It is difficult to convey any of the ideas simply, not because they were expressed in a complex manner, but because they were all wonderfully interrelated. When Ardener became a lecturer in social anthropology at the Institute of Social Anthropology (as it then was) in Oxford, he was invited to take up this post by the then professor of social anthropology, EE Evans-Pritchard. The latter had published a number of influential ethnographic accounts, where the interaction of people, meaning and things was discussed in intricate detail (for example, Witchcraft, Oracles and Magic among the Azande [1937], The Nuer [1942], Nuer Religion [1956]). Ardener stepped into this tradition, along with a number of other young anthropologists. He also, however, brought to the mix a developing understanding of the emerging ideas of Claude Levi-Strauss, and through him, of the seminal work of Ferdinand de Saussure. It was this meeting of detailed ethnographic knowledge, allied to a concern for meaning and interpretation, with the ideas coming through from Saussurean linguistics, that might be said to be the most important feature of Ardener's thought, and of its development from the 1960s through to the late 1980s.

At this point, it is important to acknowledge the importance of Edwin's wife and fellow anthropologist, Shirley Ardener. They worked together in Cameroon, and were lifelong colleagues in the pursuit of the social life of the intellect, in all the forms that this took in their lives in Oxford and Africa. One of Edwin's most influential short essays was a piece entitled "Belief and the Problem of Women", which popularised the idea of "muted groups". The idea was first applied to women, but came to have a life in many other areas. "Muted groups" were defined by what Ardener called "world structures": they were groups that for one reason or another were unable to express themselves through the dominant existing structures (of language, symbolism or action) in a society. The idea led, through the subsequent work of Shirley Ardener and her many collaborators, to a rich and sustained vein of analysis (beginning with the collection called Perceiving Women [1975]) that continues to illuminate the role and position of women in many societies.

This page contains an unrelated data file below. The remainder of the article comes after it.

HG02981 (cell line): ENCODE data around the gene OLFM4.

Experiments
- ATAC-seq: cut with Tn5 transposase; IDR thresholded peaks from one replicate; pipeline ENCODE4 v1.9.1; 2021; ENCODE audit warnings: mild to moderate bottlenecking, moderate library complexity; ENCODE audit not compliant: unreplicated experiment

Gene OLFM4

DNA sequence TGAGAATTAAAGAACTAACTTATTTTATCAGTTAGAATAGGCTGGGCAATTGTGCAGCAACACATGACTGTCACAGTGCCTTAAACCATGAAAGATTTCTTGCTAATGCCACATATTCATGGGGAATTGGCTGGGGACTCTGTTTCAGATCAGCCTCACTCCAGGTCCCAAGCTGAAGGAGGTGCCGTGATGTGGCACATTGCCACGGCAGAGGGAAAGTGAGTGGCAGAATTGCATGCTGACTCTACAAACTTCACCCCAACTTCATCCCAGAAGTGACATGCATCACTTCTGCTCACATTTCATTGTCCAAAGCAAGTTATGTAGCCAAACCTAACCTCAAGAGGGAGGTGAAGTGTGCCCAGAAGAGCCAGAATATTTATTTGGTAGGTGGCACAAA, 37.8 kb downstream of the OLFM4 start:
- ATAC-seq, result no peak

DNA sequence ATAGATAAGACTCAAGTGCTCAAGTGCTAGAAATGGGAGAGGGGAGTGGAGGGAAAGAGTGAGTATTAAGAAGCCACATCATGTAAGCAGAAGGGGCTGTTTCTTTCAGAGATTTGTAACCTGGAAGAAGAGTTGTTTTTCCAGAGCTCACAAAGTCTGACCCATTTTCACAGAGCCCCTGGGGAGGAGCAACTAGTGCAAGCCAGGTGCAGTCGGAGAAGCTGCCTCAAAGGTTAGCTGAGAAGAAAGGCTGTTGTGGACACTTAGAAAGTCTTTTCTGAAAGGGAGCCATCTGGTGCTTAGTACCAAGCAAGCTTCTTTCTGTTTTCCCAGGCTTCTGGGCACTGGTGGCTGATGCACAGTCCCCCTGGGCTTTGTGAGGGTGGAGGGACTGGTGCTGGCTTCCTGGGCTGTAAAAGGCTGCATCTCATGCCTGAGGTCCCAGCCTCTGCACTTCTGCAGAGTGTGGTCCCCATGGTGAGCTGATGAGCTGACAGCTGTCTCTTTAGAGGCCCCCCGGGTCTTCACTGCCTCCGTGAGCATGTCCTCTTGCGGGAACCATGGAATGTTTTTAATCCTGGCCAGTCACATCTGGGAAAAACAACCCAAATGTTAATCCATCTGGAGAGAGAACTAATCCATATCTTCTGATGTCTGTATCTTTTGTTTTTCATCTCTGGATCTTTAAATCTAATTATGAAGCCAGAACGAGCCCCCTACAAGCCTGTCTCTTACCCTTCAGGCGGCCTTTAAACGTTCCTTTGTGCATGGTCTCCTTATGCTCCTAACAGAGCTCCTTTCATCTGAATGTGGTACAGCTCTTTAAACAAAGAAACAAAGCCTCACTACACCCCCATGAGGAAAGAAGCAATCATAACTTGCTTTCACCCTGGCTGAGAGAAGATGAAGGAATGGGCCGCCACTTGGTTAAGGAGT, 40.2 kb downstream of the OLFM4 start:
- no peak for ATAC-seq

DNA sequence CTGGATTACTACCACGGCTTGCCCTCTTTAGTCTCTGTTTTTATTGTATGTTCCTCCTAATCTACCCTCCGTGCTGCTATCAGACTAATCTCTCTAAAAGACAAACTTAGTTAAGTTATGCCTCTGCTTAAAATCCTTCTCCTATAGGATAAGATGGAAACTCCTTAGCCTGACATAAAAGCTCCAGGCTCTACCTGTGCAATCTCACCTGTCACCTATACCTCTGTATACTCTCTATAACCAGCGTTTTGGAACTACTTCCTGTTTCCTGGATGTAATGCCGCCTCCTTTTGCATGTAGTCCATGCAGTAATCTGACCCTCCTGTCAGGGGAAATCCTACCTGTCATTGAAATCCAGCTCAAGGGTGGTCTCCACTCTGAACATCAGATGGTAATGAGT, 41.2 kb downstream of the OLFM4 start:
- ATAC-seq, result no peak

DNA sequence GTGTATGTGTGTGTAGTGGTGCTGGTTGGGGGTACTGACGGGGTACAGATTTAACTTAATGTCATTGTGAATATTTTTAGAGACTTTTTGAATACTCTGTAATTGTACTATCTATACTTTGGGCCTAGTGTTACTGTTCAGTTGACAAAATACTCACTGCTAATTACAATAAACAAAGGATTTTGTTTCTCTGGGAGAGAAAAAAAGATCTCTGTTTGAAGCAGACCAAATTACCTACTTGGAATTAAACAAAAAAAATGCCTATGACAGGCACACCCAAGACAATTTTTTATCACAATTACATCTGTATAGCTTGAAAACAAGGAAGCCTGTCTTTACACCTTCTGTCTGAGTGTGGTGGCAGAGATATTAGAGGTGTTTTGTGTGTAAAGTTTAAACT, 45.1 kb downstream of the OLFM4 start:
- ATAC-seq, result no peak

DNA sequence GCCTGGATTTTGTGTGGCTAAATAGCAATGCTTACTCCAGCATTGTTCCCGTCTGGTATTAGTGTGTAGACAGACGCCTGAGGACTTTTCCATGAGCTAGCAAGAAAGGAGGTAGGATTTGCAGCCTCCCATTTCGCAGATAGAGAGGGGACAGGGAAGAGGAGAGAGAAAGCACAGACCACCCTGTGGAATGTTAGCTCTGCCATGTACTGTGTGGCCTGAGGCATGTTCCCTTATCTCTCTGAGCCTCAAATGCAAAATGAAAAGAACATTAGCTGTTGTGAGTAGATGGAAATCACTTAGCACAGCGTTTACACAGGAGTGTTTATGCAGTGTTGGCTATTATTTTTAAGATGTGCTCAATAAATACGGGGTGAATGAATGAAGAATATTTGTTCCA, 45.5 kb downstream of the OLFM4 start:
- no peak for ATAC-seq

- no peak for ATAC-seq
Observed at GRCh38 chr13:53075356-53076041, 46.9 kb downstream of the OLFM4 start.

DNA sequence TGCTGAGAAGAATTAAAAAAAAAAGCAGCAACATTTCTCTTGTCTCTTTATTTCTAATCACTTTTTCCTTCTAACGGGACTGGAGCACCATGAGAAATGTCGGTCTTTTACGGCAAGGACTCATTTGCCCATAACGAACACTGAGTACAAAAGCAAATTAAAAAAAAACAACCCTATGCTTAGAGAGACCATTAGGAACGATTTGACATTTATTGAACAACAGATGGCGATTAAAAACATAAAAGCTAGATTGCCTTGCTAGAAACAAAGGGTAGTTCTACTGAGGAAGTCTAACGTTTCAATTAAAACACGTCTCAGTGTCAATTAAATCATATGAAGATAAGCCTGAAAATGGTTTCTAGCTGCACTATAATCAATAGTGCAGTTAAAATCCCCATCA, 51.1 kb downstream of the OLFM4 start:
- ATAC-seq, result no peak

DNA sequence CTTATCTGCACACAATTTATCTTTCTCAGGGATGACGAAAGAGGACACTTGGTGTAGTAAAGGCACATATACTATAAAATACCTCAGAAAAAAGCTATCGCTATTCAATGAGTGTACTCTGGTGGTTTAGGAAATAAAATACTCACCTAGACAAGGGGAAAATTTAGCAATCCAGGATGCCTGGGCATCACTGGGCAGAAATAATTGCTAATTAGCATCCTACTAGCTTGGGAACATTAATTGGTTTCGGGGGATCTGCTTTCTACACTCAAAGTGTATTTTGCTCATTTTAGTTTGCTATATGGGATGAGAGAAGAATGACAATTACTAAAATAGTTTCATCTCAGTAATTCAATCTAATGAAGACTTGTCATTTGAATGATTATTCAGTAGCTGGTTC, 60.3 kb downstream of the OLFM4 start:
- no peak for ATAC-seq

Ardener expressed much of his thinking in terms of "world structures". This was an attempt to express the idea that a society experienced the world through its own structures which it was the task of the analyst to grasp in their full complexity. The idea bore some resemblance to the notion of "the social construction of reality", which was becoming popular at about the same time. Ardener's approach, however, never allowed ideas and materialities to drift apart, in the way that many "social constructionists" seemed to do.

A world structure was, in part, about how materialities could be experienced, and about how events from the material environment could be incorporated into social understanding. A world structure was a form through which everything relevant could be "englobed" (another key Ardener concept); a world structure was totalising. This meant that even impoverished and ill-informed views nevertheless seemed "total" in their own terms - gave, that is, an account of the world where everything was accommodated.